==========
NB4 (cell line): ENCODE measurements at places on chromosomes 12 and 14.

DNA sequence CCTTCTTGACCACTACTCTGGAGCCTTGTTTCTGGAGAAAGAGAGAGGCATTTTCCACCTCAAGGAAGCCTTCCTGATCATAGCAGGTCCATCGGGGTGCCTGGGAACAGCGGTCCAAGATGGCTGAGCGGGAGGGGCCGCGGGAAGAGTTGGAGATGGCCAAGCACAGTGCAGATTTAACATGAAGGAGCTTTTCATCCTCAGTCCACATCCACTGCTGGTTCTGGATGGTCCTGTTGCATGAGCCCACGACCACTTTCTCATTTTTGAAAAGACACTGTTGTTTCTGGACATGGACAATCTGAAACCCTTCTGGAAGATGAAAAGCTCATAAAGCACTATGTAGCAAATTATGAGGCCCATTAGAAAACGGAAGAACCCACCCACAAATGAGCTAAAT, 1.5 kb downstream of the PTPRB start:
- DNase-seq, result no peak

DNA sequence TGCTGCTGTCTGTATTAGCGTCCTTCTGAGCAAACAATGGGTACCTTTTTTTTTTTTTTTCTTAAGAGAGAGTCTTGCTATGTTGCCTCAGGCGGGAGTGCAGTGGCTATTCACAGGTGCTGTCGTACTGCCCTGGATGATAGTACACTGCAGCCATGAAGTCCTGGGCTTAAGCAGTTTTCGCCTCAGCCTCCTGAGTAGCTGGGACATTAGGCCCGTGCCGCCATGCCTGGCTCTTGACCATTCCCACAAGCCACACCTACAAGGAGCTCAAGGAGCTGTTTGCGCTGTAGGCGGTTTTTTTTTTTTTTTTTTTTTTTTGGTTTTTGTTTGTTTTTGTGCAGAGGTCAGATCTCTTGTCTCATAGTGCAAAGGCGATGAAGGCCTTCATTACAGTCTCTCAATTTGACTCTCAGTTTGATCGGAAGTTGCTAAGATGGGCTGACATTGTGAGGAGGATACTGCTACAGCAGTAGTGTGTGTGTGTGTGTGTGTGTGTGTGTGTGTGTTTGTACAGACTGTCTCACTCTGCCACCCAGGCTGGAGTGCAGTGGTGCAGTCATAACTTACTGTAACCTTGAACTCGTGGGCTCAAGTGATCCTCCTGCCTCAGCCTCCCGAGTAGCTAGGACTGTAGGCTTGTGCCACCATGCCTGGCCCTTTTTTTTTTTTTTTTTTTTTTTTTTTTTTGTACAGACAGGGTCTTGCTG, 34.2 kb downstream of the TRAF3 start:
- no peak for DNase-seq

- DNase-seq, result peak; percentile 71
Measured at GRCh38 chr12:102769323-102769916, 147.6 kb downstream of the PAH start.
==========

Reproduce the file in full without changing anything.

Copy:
NB4 (cell line): ENCODE measurements at places on chromosomes 12 and 14.

DNA sequence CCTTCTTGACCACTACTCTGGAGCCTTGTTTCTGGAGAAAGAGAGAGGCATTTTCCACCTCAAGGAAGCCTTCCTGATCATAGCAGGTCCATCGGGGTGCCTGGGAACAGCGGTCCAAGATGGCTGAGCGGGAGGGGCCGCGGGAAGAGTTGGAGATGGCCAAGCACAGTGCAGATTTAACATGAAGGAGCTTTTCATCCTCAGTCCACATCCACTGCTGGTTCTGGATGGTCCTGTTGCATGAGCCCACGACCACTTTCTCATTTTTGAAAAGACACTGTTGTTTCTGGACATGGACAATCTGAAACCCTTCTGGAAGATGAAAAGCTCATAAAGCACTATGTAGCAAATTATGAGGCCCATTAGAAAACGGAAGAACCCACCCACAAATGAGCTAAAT, 1.5 kb downstream of the PTPRB start:
- DNase-seq, result no peak

DNA sequence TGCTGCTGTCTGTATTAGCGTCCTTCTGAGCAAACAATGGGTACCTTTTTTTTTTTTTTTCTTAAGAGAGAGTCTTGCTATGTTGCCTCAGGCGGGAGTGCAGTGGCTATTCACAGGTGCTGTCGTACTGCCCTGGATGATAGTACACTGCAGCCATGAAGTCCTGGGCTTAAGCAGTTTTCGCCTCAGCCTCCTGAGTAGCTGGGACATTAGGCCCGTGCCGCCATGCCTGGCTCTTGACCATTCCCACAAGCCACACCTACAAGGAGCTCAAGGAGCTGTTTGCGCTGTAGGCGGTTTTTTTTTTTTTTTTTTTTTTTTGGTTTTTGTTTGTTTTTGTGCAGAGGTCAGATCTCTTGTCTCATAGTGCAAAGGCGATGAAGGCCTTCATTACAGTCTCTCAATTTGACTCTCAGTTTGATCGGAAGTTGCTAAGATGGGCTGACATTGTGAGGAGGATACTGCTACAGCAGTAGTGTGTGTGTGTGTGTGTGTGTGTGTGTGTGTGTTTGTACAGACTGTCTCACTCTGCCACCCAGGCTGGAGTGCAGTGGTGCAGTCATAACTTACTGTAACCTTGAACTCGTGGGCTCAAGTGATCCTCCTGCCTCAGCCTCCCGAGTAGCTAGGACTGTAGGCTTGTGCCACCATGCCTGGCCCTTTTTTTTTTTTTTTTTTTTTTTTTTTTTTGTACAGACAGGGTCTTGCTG, 34.2 kb downstream of the TRAF3 start:
- no peak for DNase-seq

- DNase-seq, result peak; percentile 71
Measured at GRCh38 chr12:102769323-102769916, 147.6 kb downstream of the PAH start.